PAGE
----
Instabeat shows swimmers their heart rate – in their goggles


April 29, 2013

Instabeat is a heart rate-monitoring device for swimmers, that displays data within their goggles

Instabeat is a heart rate-monitoring device for swimmers, that displays data within their goggles

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For pretty much any endurance-oriented sport, athletes like to be able to reach a target hear rate when they’re training. Typically, this is done using a sensor integrated into a chest strap, that’s linked to a sports watch, smartphone, or even to a heads-up display in a set of glasses. While there are sports watches designed for swimmers, users have to stop swimming in order to read them. With the Instabeat, however, swimmers get the heads-up option in the form of colored LEDs that are projected through the bottom of their goggles.

The Instabeat device attaches to the head strap of a regular set of goggles in such a way that it’s able to read the wearer’s heart rate from their temporal artery, via an optical sensor – apparently it works with any head size. This means that no chest straps or other peripherals are required. It automatically turns itself on when it detects a pulse, and turns itself off when removed.

An onboard microprocessor keeps track of the heart rate in real time, and illuminates color-coded lights that indicate whether the wearer is currently at their own user-specific Fat Burning, Fitness, or Maximum Performance heart rate. These lights can be seen through the right-hand goggle lens, simply by glancing down.

The device also calculates how many calories have been burned, plus built-in motion sensors allow it to keep track of laps, flip turns and breathing patterns. This data can be accessed on a dashboard display after the swim, when the Instabeat is synced with a computer via USB.

The designers of the device are currently raising productions funds, on Indiegogo. A pledge of US$139 will get you an Instabeat, when and if they reach production. The estimated retail price is $149.

More information is available in the pitch video below.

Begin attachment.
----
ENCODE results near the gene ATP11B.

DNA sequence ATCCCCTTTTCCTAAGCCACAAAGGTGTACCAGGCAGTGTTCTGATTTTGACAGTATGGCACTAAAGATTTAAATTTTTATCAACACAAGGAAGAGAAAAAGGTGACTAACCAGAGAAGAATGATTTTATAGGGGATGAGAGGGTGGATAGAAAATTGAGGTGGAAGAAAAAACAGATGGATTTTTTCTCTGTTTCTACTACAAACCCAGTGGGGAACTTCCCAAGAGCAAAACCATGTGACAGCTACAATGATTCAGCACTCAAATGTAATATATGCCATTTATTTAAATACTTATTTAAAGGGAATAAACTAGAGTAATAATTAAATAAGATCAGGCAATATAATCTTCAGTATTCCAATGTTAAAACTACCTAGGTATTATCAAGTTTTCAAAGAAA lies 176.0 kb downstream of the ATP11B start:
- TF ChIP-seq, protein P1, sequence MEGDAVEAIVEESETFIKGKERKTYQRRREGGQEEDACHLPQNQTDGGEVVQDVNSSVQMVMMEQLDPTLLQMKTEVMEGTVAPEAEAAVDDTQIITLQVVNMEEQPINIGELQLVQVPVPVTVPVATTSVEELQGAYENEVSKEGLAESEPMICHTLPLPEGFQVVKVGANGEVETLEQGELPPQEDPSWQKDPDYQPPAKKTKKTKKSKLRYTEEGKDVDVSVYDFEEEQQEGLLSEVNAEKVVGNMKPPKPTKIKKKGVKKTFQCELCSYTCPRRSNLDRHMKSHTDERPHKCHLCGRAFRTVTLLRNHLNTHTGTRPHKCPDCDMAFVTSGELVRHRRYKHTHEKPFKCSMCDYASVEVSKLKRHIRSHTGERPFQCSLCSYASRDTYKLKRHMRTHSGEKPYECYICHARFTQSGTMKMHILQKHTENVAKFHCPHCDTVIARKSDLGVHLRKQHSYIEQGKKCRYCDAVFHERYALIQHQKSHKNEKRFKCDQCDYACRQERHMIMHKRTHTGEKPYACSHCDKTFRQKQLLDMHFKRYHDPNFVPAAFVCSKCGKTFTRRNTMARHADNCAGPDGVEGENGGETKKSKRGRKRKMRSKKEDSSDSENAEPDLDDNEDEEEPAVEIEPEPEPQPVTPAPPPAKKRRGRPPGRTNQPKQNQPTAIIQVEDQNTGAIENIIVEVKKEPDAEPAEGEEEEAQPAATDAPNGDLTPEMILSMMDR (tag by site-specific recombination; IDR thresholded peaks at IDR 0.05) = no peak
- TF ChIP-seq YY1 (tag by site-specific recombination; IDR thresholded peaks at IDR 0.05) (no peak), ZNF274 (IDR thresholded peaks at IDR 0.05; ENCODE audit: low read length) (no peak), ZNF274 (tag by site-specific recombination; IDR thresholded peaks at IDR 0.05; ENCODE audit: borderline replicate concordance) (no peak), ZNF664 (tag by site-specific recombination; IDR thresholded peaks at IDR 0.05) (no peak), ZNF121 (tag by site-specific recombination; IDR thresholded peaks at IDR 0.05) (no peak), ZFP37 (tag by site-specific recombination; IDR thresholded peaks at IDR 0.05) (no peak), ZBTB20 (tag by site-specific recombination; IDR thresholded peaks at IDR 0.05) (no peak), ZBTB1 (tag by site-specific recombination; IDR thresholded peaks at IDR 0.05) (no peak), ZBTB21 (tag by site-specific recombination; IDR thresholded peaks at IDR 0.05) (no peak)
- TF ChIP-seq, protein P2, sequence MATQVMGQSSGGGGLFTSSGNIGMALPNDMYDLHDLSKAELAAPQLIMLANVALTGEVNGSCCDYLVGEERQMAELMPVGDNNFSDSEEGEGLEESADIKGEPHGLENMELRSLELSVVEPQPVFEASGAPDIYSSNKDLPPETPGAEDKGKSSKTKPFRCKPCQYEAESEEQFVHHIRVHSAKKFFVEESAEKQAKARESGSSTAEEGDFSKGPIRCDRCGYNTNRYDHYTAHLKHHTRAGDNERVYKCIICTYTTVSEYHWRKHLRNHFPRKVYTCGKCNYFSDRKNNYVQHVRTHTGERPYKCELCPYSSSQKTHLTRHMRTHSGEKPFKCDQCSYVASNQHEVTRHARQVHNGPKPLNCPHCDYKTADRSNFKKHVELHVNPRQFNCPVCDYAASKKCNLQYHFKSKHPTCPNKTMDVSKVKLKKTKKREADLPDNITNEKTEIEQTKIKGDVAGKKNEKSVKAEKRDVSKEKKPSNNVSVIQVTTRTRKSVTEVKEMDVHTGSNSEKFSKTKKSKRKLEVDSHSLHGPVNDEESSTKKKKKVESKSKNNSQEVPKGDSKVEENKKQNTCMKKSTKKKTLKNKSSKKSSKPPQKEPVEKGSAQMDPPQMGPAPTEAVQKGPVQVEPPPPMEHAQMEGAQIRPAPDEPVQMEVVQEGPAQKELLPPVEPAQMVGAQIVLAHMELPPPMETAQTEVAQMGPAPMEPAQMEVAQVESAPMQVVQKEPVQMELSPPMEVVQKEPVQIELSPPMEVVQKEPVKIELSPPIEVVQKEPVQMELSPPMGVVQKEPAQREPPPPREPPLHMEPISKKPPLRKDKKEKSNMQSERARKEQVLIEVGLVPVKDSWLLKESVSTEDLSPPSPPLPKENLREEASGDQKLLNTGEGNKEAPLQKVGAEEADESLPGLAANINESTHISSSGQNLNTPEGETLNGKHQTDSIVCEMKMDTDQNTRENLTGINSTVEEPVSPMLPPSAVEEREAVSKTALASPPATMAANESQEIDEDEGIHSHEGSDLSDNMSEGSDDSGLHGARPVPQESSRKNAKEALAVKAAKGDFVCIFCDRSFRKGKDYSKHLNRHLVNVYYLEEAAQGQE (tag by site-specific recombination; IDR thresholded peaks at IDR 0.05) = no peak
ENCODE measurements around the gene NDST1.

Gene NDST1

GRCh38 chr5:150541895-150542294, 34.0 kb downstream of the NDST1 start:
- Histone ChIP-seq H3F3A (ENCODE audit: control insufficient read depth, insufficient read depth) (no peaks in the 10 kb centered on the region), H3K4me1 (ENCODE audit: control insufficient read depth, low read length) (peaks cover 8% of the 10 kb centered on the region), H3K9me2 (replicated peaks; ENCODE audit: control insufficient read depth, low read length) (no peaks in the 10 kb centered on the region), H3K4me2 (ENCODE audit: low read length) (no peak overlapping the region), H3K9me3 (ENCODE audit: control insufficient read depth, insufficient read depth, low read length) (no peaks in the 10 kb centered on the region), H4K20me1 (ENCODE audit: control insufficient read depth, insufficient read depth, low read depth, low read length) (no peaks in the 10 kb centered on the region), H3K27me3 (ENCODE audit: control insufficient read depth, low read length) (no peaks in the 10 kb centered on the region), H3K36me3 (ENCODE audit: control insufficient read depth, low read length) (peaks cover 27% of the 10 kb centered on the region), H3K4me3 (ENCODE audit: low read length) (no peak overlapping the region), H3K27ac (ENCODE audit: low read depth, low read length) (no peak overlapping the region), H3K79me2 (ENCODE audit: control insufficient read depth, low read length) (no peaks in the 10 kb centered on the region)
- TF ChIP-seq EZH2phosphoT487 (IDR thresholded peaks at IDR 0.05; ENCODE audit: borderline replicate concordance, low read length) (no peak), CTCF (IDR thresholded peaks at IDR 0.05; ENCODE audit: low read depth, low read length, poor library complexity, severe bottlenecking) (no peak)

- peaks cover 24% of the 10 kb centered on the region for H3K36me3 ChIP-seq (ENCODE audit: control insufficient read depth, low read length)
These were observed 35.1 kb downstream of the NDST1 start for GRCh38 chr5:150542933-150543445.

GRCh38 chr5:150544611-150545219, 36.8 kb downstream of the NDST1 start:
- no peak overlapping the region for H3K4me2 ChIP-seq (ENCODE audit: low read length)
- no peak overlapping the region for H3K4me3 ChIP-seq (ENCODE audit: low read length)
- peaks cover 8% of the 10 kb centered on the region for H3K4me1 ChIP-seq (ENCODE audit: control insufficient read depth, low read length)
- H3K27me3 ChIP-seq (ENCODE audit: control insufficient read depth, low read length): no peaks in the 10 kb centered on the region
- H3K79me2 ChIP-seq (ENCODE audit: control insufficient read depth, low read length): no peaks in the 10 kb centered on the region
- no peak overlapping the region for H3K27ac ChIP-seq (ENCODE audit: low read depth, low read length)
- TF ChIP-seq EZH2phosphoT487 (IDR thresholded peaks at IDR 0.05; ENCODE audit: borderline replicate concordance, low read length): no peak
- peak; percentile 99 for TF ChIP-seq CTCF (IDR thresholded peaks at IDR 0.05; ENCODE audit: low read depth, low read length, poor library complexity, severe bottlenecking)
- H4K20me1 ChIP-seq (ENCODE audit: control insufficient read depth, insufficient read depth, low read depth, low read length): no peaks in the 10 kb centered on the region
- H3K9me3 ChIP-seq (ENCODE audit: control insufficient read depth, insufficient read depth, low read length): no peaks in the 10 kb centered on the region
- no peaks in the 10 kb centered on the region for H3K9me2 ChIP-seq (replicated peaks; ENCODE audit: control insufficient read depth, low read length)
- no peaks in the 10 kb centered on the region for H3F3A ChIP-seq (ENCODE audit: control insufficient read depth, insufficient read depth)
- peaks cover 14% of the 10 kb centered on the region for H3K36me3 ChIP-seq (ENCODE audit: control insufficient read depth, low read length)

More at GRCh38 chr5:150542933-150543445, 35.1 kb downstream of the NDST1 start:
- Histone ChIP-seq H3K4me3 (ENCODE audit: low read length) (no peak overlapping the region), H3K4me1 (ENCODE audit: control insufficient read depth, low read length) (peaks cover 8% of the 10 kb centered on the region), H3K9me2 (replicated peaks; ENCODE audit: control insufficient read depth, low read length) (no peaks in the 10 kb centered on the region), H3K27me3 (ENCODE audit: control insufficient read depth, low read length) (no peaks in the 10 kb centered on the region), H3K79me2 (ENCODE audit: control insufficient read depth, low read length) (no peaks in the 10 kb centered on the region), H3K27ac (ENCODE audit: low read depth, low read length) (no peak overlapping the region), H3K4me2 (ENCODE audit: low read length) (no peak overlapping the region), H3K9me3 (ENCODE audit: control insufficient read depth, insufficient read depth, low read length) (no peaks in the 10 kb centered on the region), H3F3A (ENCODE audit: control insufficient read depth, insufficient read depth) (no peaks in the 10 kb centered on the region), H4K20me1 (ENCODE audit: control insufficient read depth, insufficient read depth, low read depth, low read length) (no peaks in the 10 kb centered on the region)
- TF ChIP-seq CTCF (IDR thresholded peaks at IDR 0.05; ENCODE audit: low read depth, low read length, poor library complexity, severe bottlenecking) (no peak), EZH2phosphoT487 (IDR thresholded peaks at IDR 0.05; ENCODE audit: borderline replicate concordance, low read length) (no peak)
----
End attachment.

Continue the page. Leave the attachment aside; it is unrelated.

Source: Indiegogo

About the Author
Ben Coxworth An experienced freelance writer, videographer and television producer, Ben's interest in all forms of innovation is particularly fanatical when it comes to human-powered transportation, film-making gear, environmentally-friendly technologies and anything that's designed to go underwater. He lives in Edmonton, Alberta, where he spends a lot of time going over the handlebars of his mountain bike, hanging out in off-leash parks, and wishing the Pacific Ocean wasn't so far away. All articles by Ben Coxworth


I suspect a lot of people will not be able to use these types of devices at length because it will give them headaches and such to use them.


If that guys cross eyes are a indication this will be hurting more than helping ; )

Joe F

As a competitive swimmer, the last thing I want is added weight, decreased visibility and a disturbed water flow around and on my face.

I like the idea of a projection onto the interior of the goggles but I would want this.

Others may differ and if more efficient training is perceived to be highly achievable then I'm sure there are many who would force themselves to get used to the annoyance of the physical realities associated with using this.

Joseph Boe

Hey guys! My name is Hind, I am the founder of Instabeat.

@Diachi, the color display is at the lower/outer side of your eye and creates a very light color reflection into your lens- the possibility of you getting a headache is very slim! It's as if you are wearing goggles with pink lenses :)

@Joseph: The device weighs 25 grams, it is almost as light as your goggles. We conducted fluid simulation analysis on the device, and the drag coefficient is 0.1, which is negligible. The device's body is in the same direction as the water flow, and will not create any disturbance.

Hind Hobeika


I appreciate the response but at "almost the same weight as my goggles" that is now twice the weight. I'm going to feel that.

As far as the water flow/drag coefficient and "no disturbance" I can't conceive of putting additional dimension on one side of the googles and not creating a noticiable change in the feel of the water flow around your face. My most immediate example would be how this will impact the exhalation of air as I breathe out.

I'm not saying any of this would stop me or others from using or even LIKING it - I'm saying I would expect these experiences and that it may drive me to distraction.

As an athlete, little, seemingly insignificant things can really drive you crazy - bubbles getting sticking around the nosebridge of your goggles, a shirt that clings just a little too tightly when your running hard, ski boots that grab the top of your ankle in just the wrong way when your skiing - all of these things can cause you to simply not use a product that is otherwise very good and functional.

All of the above is also very subjective but none the less real.

The only way to know is to simply try it and see.

I do very much like the idea of this and the design DOES look promising.

Joseph Boe

I do not think there is a need to buy such swim goggles since most of the young swimmers are always ready to push their bodies to their extremes. If they kept on measuring their heartbeat rate, it would let them down. Am I right?

Robert Hadley

As a recreational "swimmer for fitness" I would be really tempted to get this kind of device as a way of optimising training. I wonder if the lap count is also displayed - that would be really nice.

And devs - love your accent; so cool.

Gregg Cleland
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